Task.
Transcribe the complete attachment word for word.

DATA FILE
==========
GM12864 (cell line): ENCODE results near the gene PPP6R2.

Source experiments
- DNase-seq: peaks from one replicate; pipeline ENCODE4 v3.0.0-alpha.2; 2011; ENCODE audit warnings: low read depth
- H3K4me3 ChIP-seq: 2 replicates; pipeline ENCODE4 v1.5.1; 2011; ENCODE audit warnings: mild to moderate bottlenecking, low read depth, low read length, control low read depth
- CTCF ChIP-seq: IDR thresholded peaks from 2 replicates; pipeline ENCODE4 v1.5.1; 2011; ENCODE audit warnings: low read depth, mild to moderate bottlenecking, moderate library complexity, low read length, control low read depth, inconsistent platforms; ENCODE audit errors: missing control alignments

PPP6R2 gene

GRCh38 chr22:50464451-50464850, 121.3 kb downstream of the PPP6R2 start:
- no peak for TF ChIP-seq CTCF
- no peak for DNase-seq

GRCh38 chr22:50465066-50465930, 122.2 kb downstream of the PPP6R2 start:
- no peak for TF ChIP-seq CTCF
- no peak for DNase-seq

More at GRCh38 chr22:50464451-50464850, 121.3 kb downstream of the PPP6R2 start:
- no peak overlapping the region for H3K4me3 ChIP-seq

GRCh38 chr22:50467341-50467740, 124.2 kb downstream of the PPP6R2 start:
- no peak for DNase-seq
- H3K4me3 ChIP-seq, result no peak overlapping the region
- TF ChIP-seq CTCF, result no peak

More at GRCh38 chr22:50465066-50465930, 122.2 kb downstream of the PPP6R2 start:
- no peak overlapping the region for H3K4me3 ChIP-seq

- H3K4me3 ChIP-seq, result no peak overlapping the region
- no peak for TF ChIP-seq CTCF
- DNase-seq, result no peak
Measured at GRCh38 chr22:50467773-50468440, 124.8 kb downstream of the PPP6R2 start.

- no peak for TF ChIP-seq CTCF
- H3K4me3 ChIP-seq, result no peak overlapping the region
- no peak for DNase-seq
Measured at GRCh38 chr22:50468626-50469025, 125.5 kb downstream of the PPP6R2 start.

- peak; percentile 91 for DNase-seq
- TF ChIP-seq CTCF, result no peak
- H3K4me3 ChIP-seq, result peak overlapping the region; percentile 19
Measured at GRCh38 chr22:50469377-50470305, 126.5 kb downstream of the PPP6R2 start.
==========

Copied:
GM12864 (cell line): ENCODE results near the gene PPP6R2.

Source experiments
- DNase-seq: peaks from one replicate; pipeline ENCODE4 v3.0.0-alpha.2; 2011; ENCODE audit warnings: low read depth
- H3K4me3 ChIP-seq: 2 replicates; pipeline ENCODE4 v1.5.1; 2011; ENCODE audit warnings: mild to moderate bottlenecking, low read depth, low read length, control low read depth
- CTCF ChIP-seq: IDR thresholded peaks from 2 replicates; pipeline ENCODE4 v1.5.1; 2011; ENCODE audit warnings: low read depth, mild to moderate bottlenecking, moderate library complexity, low read length, control low read depth, inconsistent platforms; ENCODE audit errors: missing control alignments

PPP6R2 gene

GRCh38 chr22:50464451-50464850, 121.3 kb downstream of the PPP6R2 start:
- no peak for TF ChIP-seq CTCF
- no peak for DNase-seq

GRCh38 chr22:50465066-50465930, 122.2 kb downstream of the PPP6R2 start:
- no peak for TF ChIP-seq CTCF
- no peak for DNase-seq

More at GRCh38 chr22:50464451-50464850, 121.3 kb downstream of the PPP6R2 start:
- no peak overlapping the region for H3K4me3 ChIP-seq

GRCh38 chr22:50467341-50467740, 124.2 kb downstream of the PPP6R2 start:
- no peak for DNase-seq
- H3K4me3 ChIP-seq, result no peak overlapping the region
- TF ChIP-seq CTCF, result no peak

More at GRCh38 chr22:50465066-50465930, 122.2 kb downstream of the PPP6R2 start:
- no peak overlapping the region for H3K4me3 ChIP-seq

- H3K4me3 ChIP-seq, result no peak overlapping the region
- no peak for TF ChIP-seq CTCF
- DNase-seq, result no peak
Measured at GRCh38 chr22:50467773-50468440, 124.8 kb downstream of the PPP6R2 start.

- no peak for TF ChIP-seq CTCF
- H3K4me3 ChIP-seq, result no peak overlapping the region
- no peak for DNase-seq
Measured at GRCh38 chr22:50468626-50469025, 125.5 kb downstream of the PPP6R2 start.

- peak; percentile 91 for DNase-seq
- TF ChIP-seq CTCF, result no peak
- H3K4me3 ChIP-seq, result peak overlapping the region; percentile 19
Measured at GRCh38 chr22:50469377-50470305, 126.5 kb downstream of the PPP6R2 start.